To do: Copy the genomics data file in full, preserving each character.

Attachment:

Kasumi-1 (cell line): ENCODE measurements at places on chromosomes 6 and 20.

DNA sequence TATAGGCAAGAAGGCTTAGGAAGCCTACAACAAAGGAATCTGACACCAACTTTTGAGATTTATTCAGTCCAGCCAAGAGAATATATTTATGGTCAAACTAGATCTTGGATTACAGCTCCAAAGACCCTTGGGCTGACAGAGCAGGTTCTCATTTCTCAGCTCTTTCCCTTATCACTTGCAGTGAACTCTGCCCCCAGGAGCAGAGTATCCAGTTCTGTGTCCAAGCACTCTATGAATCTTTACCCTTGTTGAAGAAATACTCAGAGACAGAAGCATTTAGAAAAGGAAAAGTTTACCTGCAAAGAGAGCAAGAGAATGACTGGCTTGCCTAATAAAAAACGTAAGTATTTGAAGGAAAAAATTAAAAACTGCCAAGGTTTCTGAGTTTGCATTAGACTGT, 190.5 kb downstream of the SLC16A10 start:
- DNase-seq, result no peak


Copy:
Kasumi-1 (cell line): ENCODE measurements at places on chromosomes 6 and 20.

DNA sequence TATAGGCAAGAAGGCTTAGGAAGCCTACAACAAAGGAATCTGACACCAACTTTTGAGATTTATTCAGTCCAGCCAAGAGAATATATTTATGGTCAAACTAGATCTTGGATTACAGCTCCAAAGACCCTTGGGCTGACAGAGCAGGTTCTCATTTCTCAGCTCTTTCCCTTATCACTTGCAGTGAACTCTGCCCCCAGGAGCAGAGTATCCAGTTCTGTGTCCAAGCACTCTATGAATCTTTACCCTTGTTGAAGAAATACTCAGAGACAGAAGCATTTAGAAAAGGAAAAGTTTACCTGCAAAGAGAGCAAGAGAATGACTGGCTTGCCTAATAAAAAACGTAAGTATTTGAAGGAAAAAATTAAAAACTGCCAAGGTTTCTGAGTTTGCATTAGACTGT, 190.5 kb downstream of the SLC16A10 start:
- DNase-seq, result no peak